Q: Which professor taught you the most important lesson while at ASU?

A: The professor that taught me the most important lesson during my time at ASU was Professor LaDawn Haglund. Although I only took one class with her and only worked alongside her during one semester of my college experience, I consider her to be a really important mentor in my life. Not only did she open my eyes to the human rights violations that occur throughout the world, but her dedication to human rights taught me to use my privilege to help those who are less fortunate than I am. She also taught me to use my voice to help the oppressed, whose voices are too often silenced.

Q: What’s the best piece of advice you’d give to those still in school?

A: The best piece of advice I could give those who are still in school is that college is all about finding yourself. People put a lot of pressure on themselves during their freshman year and feel as though they need to stick with the original path they choose, whether that be their initial major or initial career goal. But one of the best parts of college, in my opinion, is that you have the opportunity to move freely and make the choices that benefit you. Some of my most interesting classes that really solidified my passions were because I took the plunge and added the justice studies major and human rights certificate during my second year at ASU. So, if you are feeling as if your initial path is not making you happy, prioritize yourself and change directions.

Q: What was your favorite spot on campus, whether for studying, meeting friends or just thinking about life?

A: My favorite spot on campus for studying has always been the patio area outside of Biodesign. It was always so peaceful, and the bakery inside Biodesign has the best muffins which makes studying much easier.

Q: What are your plans after graduation?

A: After graduation I am taking a gap year before moving on to law school. I plan on pursuing a career as a lawyer for international human rights.

Q: If someone gave you $40 million to solve one problem on our planet, what would you tackle?

A: If I was given $40 million I would tackle the climate refugee crisis. Climate refugees are referred to as the “forgotten victims” because they are so often not given the attention, support and protection that they deserve. As the climate crisis contributes to progress at an alarming rate, the issue of widespread displacements as a result of natural disasters is becoming a more pressing issue that needs to be addressed immediately.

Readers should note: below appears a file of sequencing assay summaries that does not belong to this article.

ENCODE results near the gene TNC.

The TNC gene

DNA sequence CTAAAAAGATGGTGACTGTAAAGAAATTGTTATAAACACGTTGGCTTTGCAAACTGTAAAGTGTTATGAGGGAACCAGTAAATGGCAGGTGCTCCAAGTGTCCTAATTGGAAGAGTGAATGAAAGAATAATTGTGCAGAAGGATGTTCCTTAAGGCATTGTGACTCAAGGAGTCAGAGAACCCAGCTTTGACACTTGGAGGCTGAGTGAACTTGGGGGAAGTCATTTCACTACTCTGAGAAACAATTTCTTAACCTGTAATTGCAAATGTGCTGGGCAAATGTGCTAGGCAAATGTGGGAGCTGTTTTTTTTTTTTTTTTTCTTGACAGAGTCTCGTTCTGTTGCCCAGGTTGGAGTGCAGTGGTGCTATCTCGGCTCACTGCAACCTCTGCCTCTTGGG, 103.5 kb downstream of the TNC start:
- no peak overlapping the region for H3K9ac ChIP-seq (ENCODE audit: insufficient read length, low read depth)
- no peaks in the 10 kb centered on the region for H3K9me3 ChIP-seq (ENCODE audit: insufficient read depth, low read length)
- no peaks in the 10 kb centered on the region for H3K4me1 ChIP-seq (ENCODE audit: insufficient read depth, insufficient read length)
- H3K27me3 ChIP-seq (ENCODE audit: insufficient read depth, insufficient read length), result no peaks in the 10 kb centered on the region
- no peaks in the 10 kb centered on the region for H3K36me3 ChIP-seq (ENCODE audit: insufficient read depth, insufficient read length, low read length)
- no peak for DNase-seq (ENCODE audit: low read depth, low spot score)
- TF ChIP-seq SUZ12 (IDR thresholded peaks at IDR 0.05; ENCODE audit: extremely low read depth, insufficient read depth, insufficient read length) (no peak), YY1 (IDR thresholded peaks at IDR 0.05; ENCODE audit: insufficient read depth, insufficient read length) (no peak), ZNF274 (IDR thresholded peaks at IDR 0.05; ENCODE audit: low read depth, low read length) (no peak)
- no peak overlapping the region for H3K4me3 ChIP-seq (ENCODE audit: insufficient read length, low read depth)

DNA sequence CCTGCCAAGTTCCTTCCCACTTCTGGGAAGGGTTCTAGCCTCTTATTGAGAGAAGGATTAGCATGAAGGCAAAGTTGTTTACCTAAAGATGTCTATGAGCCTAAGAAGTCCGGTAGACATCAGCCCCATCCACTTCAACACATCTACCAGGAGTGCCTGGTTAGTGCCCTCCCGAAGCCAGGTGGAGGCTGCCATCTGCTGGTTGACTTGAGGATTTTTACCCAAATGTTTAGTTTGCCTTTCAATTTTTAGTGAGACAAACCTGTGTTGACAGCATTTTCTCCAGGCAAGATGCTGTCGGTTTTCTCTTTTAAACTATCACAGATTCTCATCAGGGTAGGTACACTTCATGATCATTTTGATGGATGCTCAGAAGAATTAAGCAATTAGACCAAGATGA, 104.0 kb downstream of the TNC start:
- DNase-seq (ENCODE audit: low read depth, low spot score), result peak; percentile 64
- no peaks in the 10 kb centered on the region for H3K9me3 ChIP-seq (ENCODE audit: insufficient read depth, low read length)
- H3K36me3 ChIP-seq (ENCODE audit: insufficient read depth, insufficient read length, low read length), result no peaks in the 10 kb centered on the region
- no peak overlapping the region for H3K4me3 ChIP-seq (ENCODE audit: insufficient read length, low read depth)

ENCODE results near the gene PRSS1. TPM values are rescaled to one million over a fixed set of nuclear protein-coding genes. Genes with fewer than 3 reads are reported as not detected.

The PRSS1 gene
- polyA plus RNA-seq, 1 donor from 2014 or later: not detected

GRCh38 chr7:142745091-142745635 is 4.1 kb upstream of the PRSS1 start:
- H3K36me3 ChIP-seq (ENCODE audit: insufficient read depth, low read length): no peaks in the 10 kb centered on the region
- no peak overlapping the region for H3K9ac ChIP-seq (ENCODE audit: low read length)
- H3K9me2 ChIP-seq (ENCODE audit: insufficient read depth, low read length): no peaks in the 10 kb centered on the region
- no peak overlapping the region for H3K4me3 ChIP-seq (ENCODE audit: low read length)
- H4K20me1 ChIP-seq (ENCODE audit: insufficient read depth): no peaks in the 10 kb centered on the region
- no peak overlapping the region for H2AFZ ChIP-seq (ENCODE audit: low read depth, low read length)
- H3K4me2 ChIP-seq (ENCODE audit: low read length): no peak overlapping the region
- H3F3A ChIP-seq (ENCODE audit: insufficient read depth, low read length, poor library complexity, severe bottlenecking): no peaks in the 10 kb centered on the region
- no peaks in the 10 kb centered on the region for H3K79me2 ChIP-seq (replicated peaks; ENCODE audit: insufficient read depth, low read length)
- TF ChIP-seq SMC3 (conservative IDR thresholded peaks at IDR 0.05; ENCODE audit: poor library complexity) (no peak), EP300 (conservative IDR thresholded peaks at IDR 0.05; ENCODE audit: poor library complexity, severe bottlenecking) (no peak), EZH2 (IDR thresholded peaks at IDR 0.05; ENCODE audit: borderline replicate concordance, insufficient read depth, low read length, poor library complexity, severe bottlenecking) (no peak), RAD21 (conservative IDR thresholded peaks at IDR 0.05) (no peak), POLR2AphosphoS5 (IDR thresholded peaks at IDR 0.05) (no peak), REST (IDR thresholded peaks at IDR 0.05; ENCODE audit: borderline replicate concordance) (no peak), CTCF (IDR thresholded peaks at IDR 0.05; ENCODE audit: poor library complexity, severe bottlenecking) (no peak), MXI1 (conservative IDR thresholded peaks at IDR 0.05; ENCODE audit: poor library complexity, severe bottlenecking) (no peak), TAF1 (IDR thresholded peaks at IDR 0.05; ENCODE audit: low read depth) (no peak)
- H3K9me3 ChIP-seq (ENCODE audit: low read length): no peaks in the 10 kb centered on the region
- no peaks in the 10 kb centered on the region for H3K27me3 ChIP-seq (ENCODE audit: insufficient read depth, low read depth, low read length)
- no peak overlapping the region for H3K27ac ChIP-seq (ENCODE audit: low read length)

Rachel Bunning

Communications program coordinator, School of Historical, Philosophical and Religious Studies

Dean’s Medalist and global health graduate has a passion for health equity

April 20, 2022

Editor's note: This story is part of a series of profiles of notable spring 2022 graduates.

Ellianna Lederman, a Colorado native, thrived at Arizona State University by becoming involved and staying focused on her goals.  Ellianna Lederman Photo courtesy: Ellianna Lederman Download Full Image

Lederman was selected as this semester’s Dean’s Medalist by The College of Liberal Arts and Sciences, a prestigious award that recognizes outstanding academic achievement, and is graduating this spring with a Bachelor of Arts degree in global health from the School of Human Evolution and Social Change. 

“I couldn’t believe it when I first heard, it’s been something I’ve wanted for a very long time,” Lederman said about being selected for the award. 

She came to ASU because she was impressed with what Barrett, The Honors College offered. Lederman spent her second year online, instead of in-person, due to COVID-19, but became involved in several campus organizations and is graduating with her undergraduate degree in three years. 

An internship with the non-profit organization Esperanca also helped Lederman with her Barrett honors thesis. Esperanca is focused on providing health equity to individuals across the world. 

“My thesis project worked with Esperanca's Diabetes Empowerment Education Program to explore patient's experiences within the program,” Lederman said. “I created pre and post surveys and conducted interviews with class participants to learn about how the class influenced participant's diabetes knowledge and management.